No matter what you search online, someone is watching your every move.
Amanda Grund sees proof all the time. She uses her iPhone for instant updates from the NBA, and almost instantly, basketball ads pop up on her web browser.
“Everybody has your information. What can you do?” Grund said.
Federal officials agree.
The Federal Trade Commission has recommended the creation of a “Do Not Track” tool to let consumers curb advertisers from studying their online activity to target ads.
On Thursday, an alliance representing Google, Yahoo, AOL and other leading ad-delivery companies committed to adopting the Do Not Track technology when it is built into Web browsers, something expected this year. The FTC could punish violators.
But it doesn’t exactly mean what we might think. While those companies won’t use the information to send customized ads, they will still track our Internet habits for market research and product development.
The American Civil Liberties Union calls it a start.
“Now, they have to take the next step by making it really meaningful by making ‘do not track’ actually mean you won’t be tracked,” ACLU legislative counsel Christopher Calabrese said.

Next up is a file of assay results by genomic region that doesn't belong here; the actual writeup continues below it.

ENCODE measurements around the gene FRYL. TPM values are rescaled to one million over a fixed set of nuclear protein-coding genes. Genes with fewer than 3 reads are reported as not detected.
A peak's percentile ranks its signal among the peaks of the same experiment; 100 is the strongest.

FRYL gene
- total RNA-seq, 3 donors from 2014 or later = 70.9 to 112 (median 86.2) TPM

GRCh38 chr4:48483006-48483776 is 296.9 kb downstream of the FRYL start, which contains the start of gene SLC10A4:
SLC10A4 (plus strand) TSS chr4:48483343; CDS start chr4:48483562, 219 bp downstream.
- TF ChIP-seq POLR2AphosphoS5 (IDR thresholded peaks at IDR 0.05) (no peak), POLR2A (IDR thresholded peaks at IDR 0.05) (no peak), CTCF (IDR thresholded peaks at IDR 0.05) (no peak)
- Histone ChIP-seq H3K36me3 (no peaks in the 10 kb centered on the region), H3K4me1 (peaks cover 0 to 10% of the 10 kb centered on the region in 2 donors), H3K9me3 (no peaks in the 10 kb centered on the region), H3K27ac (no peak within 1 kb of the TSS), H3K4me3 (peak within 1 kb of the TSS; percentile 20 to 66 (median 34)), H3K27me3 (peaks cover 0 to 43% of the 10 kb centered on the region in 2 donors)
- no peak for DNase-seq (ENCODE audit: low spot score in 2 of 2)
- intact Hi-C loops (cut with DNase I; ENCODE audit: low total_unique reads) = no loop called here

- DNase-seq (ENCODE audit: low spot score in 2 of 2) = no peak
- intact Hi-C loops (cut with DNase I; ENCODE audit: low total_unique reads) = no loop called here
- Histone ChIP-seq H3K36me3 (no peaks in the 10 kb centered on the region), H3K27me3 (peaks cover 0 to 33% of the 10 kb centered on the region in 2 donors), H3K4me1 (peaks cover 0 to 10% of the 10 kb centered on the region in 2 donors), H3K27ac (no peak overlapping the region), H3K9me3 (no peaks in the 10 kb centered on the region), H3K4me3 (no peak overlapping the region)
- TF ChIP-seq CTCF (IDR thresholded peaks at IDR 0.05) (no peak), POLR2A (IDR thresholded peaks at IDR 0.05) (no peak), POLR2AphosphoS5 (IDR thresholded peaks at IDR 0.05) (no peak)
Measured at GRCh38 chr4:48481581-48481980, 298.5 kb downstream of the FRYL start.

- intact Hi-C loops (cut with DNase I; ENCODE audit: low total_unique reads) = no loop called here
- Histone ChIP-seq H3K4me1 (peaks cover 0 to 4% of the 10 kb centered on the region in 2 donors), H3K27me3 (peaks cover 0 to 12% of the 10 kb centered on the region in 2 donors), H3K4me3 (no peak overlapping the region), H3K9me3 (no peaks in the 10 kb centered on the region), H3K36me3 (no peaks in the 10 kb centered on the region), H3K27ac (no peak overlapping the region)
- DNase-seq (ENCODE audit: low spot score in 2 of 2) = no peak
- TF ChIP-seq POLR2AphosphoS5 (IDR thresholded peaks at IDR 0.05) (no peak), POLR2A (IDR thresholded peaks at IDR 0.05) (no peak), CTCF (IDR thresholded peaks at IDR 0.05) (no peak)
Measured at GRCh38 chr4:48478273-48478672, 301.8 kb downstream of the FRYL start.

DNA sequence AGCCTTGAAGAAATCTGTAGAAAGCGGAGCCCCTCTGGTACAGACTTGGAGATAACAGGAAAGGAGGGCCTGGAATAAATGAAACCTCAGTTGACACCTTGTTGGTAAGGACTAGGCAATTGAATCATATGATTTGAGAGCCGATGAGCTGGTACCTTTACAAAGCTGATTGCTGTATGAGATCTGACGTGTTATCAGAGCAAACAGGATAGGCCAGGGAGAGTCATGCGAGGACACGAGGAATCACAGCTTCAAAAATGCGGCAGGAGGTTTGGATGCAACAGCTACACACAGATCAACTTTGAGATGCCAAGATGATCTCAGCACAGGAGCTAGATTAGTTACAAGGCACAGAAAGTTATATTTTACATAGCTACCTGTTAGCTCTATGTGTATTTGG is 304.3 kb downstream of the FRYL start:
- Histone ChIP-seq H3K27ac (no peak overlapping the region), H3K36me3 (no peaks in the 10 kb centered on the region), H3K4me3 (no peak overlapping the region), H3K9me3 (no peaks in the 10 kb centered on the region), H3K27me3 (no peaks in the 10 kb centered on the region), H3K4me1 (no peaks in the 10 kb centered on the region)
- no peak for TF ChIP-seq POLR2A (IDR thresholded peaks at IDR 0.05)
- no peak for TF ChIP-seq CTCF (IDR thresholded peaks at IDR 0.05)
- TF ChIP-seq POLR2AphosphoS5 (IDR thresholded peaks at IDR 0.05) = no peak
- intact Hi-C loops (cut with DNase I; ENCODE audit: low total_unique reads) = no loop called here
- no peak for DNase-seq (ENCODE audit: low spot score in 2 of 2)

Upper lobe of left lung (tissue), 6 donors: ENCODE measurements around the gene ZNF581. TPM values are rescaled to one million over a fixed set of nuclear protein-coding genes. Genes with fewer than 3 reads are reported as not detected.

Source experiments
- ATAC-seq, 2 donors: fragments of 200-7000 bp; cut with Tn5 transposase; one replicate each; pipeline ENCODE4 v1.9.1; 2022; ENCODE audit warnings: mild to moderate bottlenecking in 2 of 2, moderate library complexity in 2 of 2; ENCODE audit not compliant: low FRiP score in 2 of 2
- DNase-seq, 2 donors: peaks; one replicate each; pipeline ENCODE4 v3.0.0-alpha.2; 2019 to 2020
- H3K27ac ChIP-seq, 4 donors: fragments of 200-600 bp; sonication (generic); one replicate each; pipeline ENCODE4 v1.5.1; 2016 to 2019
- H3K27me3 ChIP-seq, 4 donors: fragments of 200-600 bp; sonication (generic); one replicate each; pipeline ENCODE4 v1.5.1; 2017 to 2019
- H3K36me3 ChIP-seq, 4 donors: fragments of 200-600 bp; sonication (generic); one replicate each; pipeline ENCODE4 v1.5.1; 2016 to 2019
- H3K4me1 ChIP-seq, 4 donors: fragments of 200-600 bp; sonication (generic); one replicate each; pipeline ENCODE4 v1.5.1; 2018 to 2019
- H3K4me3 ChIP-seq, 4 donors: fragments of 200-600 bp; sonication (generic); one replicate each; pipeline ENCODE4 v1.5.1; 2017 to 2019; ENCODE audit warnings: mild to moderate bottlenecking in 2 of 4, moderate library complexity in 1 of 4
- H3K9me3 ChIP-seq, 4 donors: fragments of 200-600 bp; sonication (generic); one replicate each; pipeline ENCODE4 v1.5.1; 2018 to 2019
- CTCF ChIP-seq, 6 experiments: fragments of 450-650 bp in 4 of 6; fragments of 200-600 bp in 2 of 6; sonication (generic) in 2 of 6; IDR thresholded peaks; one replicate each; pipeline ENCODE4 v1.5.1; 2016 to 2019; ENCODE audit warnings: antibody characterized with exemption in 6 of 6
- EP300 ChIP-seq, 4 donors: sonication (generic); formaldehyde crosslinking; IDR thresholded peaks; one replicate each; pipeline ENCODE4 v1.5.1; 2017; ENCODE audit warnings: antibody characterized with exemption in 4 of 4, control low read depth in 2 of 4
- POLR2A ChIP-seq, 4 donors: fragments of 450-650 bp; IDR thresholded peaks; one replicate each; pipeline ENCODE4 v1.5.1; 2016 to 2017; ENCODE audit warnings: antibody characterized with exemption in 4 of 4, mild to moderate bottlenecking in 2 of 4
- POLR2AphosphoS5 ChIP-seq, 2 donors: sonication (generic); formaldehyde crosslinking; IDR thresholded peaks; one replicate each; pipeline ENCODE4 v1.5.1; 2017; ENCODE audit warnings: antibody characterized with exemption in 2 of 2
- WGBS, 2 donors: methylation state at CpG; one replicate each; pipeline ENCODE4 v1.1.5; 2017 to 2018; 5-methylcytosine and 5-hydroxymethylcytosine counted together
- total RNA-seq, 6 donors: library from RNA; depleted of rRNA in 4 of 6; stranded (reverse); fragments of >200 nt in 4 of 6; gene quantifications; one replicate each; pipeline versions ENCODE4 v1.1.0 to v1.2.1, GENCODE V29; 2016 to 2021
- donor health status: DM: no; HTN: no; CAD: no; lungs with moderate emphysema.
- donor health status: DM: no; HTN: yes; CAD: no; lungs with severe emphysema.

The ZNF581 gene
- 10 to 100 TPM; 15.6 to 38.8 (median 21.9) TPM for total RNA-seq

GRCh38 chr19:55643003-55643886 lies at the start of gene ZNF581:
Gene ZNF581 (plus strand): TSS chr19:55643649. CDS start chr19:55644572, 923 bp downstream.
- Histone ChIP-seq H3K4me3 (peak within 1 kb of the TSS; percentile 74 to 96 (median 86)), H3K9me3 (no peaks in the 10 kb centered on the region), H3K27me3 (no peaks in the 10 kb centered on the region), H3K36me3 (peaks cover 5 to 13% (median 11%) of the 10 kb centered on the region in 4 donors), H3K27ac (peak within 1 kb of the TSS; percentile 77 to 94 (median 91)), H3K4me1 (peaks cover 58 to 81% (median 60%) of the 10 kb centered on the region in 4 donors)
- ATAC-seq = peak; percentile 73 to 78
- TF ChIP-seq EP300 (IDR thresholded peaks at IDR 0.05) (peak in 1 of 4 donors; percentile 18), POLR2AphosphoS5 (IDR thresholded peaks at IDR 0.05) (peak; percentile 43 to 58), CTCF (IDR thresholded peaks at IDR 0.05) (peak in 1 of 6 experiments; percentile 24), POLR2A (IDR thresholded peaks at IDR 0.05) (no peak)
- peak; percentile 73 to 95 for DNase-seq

Mozilla’s Firefox offered a do not track option last year and Microsoft followed. Google resisted, but now will follow the newly announced industry agreement.
Some things to keep in mind. Consumer Reports says the do not track button won’t help if you Google something while logged into your G-mail account.. When on Facebook, if you enable the feature that connects sites to your account, information can be tracked every time you “share” or “like” something.
Internet companies have nine months to build do not track buttons into their browsers.
[Watch WRAL’s video report here.]
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